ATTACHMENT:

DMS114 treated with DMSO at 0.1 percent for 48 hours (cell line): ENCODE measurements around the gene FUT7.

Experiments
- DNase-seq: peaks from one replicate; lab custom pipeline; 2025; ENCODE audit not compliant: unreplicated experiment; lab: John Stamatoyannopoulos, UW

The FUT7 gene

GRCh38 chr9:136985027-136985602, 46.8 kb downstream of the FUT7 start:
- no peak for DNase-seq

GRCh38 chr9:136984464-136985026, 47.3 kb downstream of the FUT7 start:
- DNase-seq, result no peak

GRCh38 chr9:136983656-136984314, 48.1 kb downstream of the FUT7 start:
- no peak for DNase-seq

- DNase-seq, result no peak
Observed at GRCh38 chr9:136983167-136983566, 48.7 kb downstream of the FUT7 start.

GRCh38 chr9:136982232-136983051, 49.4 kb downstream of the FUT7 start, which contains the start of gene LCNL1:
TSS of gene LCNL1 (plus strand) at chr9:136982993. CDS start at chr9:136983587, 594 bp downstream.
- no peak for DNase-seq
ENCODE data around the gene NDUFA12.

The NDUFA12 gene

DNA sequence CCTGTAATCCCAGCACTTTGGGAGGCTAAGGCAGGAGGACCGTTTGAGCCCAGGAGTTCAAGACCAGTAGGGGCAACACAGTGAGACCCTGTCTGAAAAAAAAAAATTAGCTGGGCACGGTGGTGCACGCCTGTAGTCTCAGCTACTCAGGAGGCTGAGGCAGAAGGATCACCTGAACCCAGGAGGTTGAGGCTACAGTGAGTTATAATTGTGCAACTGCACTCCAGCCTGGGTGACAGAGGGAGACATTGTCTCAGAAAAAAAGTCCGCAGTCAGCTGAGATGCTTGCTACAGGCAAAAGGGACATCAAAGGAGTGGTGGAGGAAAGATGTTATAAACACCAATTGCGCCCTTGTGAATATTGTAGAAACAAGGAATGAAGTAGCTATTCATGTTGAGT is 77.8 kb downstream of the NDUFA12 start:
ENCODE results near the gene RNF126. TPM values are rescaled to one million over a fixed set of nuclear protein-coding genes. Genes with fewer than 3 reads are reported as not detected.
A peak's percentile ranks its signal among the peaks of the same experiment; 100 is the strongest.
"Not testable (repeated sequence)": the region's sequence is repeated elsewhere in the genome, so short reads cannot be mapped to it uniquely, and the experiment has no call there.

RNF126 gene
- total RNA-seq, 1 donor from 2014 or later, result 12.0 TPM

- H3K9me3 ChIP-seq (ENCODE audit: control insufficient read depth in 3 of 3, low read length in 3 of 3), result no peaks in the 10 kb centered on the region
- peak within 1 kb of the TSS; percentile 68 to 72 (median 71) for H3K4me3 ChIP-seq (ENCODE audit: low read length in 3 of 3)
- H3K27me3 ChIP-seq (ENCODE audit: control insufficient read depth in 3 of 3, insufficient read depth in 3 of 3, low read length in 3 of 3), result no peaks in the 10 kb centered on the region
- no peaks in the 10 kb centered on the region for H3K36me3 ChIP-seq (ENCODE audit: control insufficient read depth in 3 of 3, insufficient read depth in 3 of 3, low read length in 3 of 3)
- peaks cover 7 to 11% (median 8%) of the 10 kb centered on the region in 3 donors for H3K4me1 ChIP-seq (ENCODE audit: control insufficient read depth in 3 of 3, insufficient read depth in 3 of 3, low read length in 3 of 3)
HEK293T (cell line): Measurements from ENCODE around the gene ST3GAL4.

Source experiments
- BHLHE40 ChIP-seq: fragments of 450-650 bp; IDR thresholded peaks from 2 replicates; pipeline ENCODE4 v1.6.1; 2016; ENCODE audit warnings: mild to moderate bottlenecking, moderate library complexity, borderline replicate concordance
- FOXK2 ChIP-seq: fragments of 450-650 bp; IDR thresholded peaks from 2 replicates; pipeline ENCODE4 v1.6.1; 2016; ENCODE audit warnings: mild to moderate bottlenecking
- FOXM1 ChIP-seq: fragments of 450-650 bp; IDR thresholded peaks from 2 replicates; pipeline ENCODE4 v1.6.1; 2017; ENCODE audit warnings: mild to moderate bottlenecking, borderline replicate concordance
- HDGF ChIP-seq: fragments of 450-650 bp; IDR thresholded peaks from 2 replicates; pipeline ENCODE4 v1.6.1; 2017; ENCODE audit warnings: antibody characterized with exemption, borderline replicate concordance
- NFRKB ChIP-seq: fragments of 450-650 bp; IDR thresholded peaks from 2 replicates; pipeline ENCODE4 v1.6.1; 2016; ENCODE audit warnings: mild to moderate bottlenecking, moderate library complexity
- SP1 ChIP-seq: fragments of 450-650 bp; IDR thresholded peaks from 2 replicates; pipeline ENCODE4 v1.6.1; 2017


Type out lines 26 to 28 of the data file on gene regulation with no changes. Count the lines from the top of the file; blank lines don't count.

- H3K27me3 ChIP-seq (ENCODE audit: control insufficient read depth in 3 of 3, insufficient read depth in 3 of 3, low read length in 3 of 3), result no peaks in the 10 kb centered on the region
- no peaks in the 10 kb centered on the region for H3K36me3 ChIP-seq (ENCODE audit: control insufficient read depth in 3 of 3, insufficient read depth in 3 of 3, low read length in 3 of 3)
- peaks cover 7 to 11% (median 8%) of the 10 kb centered on the region in 3 donors for H3K4me1 ChIP-seq (ENCODE audit: control insufficient read depth in 3 of 3, insufficient read depth in 3 of 3, low read length in 3 of 3)